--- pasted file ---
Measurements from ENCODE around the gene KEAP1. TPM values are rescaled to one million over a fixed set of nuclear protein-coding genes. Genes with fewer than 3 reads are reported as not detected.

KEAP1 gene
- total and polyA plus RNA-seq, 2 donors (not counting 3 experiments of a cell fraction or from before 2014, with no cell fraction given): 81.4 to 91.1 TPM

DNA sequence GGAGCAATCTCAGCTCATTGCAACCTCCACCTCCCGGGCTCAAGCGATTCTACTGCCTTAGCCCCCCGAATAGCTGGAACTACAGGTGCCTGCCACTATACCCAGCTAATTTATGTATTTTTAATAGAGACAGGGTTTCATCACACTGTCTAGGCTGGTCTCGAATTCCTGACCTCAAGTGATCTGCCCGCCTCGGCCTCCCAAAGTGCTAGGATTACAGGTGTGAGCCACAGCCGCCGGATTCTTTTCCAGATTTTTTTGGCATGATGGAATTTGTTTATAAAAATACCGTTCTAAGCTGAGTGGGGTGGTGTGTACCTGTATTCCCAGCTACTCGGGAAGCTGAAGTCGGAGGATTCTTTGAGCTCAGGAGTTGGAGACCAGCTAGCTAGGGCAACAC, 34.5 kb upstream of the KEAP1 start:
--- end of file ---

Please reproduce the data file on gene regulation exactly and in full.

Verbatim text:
Measurements from ENCODE around the gene KEAP1. TPM values are rescaled to one million over a fixed set of nuclear protein-coding genes. Genes with fewer than 3 reads are reported as not detected.

KEAP1 gene
- total and polyA plus RNA-seq, 2 donors (not counting 3 experiments of a cell fraction or from before 2014, with no cell fraction given): 81.4 to 91.1 TPM

DNA sequence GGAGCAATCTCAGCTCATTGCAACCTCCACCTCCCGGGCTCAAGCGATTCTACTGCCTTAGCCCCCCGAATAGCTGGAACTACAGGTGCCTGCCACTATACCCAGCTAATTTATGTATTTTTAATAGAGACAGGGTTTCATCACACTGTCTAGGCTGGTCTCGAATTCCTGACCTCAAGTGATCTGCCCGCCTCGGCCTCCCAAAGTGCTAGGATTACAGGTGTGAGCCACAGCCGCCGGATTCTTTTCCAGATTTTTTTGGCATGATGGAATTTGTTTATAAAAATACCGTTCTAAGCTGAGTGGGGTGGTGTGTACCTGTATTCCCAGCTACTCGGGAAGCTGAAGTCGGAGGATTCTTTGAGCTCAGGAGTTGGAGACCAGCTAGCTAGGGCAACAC, 34.5 kb upstream of the KEAP1 start: